The Catholic perspective on the environment

Catholic Voices
Caring for the environment is a moral issue, a Catholic leader said in a recent speech shared with U.S. Catholic.

The basis of Catholic concern over climate change is exemplified in psalm 24:1: “The earth is the Lord’s and all that it holds.” In response to the wonderful gift that God has given us of clean air, life-sustaining water, fruits from the land’s harvests and even nourishment from the sea, we are called to not only honor God for these many blessings but to also do so by honoring his creation.

It is because we value our relationship with God and God’s creation that climate change is for us Catholics a profoundly spiritual, ethical, and moral issue. Climate change is not about economic theory or political platform; it is most certainly not about partisan politics or concessions to special interest groups on either side of the argument.

Climate change is about our responsibility as God’s children and people of faith to care for each other and future generations by caring for all of God’s wondrous creation.

Pope John Paul II said: “We cannot interfere in one area of the ecosystem without paying due attention both to the consequences of such interference in other areas and to the wellbeing of future generations.”


In a statement issued by the USCCB called “Renewing the earth,” our call is to be stewards of the earth. In it, the bishops pointed out that as stewards, “we seek to explore the links between concern for the person and for the earth and for natural ecology and social ecology. The web of life is One.”

In a January 2010 address Pope Benedict 16 stated, “If we wish to build true peace, how can we separate or even set at odds, the protection of the environment and the protection of human life.”

The human contribution to climate change represents one of the clearest examples of how human activity can be damaging to God’s wondrous creation. We need to recover the spiritual values that respect God’s creation. For those of us in economically developed countries, we have a duty to examine the ethics of responsible usage of God’s resources.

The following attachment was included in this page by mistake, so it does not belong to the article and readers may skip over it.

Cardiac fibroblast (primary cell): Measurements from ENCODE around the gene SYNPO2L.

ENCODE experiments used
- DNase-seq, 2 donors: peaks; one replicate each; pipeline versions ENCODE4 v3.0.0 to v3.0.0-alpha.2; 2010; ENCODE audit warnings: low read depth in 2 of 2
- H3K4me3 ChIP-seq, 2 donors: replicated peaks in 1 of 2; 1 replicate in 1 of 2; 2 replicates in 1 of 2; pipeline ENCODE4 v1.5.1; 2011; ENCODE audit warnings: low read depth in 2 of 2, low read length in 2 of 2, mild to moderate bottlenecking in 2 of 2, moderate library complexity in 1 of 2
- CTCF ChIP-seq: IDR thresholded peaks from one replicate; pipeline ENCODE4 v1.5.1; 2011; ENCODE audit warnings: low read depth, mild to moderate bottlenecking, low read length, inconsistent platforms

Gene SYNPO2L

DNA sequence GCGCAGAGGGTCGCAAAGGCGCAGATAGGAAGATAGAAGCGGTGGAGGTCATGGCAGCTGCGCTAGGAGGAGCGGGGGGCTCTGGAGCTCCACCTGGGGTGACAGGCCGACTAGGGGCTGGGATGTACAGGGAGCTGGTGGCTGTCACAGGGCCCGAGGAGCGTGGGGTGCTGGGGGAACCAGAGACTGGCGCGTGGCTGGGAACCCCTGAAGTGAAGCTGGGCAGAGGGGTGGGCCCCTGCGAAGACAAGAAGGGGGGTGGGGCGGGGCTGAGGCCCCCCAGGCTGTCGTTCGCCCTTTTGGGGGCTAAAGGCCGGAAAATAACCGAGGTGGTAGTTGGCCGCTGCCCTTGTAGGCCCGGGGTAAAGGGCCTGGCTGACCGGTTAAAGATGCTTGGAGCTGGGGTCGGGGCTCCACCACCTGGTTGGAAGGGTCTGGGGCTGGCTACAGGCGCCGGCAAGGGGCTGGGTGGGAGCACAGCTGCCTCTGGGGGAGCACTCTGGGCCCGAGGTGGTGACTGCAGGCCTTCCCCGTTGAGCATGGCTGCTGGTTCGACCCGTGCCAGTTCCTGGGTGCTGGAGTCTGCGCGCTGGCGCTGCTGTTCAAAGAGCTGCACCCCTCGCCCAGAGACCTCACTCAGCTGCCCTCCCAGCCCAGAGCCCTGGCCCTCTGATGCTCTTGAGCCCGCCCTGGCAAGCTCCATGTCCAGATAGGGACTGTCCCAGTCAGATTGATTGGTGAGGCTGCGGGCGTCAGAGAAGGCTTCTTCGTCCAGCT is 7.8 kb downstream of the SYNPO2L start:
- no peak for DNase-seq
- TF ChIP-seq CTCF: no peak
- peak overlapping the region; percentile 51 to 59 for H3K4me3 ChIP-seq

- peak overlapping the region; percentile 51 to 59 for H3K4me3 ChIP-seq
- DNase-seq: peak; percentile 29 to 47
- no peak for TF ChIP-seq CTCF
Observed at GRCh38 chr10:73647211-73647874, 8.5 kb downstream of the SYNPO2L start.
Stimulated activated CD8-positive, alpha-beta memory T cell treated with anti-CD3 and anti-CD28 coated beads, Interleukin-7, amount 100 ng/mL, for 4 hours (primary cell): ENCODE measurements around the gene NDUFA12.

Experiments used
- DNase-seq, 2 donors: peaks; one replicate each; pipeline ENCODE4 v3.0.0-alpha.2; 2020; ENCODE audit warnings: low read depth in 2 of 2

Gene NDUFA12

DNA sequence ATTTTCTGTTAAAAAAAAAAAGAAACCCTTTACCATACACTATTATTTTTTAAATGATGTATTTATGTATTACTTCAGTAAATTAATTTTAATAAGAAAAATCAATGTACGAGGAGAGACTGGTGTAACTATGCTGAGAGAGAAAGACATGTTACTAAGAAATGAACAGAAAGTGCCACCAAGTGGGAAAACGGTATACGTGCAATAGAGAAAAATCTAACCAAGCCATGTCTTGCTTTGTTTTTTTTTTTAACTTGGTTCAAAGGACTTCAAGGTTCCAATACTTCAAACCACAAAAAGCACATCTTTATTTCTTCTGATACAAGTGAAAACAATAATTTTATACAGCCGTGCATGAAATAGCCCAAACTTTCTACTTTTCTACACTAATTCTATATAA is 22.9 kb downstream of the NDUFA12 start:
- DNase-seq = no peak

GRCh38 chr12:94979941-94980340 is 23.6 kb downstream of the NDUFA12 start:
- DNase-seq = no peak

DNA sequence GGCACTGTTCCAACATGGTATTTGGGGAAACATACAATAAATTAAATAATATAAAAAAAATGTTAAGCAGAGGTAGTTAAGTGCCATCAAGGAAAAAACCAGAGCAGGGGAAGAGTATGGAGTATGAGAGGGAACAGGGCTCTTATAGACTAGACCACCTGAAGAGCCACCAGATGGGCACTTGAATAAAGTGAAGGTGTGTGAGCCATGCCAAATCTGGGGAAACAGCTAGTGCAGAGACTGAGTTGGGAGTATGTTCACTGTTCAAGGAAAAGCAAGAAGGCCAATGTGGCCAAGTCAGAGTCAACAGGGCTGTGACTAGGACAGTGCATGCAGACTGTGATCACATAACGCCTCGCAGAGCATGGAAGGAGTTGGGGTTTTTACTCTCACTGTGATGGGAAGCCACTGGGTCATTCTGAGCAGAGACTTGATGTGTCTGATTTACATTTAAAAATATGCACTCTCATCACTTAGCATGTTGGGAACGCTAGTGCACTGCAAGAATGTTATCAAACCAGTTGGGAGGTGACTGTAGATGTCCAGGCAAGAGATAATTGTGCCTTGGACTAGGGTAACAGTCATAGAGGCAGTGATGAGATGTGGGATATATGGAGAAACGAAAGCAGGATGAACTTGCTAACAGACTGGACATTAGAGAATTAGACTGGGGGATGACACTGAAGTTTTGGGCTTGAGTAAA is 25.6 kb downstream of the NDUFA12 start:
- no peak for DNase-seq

These resources do not belong exclusively to us, they belong to God and therefore are to be treated with reverence and used prudently. As Children of God and brother and sister with each other, we need to be more prudent in the use of Gods resources so that we can share the gifts of God’s creation more fully with the poor and marginalized.


In the Bible we are called to love God, and care for each other and all of God’s creation. If we improperly or disproportionately use the fruit of God’s earth, we not only dishonor him but also we ultimately endanger the livelihood of our poor and marginalized siblings who most depend on God’s creation.

As a result, what was once an individual decision now becomes a moral issue since it is the poor and marginalized who will tragically suffer the worst of the consequences, while not having contributed to climate change. Catholic social teaching calls on us to first consider how our actions and policies affect the poor, marginalized, and most vulnerable people. As God’s children, we must never forget our moral obligation to our brothers and sisters in need.

In his 1990 World peace day message pope John Paul II stated, “There is a growing awareness that world peace is threatened not only by the arms race, regional conflict, and injustices among people and nations, but also by a lack of due respect for nature, by the plundering of natural resources which leads to a progressive decline in the quality of life. The sense of precariousness and insecurity that such a situation engenders is a seedbed for collective selfishness, disregard for others and dishonesty.”

As part of the Franciscan tradition we emphasize “thisness,” the unique specialness of each particular living and nonliving thing, which is loved individually and particularly by God. Every tree every pond, every member of every species is unique and special to God.


I would like to close with these words from Pope Benedict in his World Day of Peace message in 2008: “Prudence does not mean failing to accept responsibilities and postponing decisions. It means being committed to making joint decisions and pondering responsibly the road to be taken, decisions aimed at strengthen that covenant between human beings and the environment, which should mirror the creative Love of God, from whom we come and towards whom we are journeying.”

Guest blog posts express the views of the author. They do not necessarily reflect the views of U.S. Catholic, its editors, or the Claretians.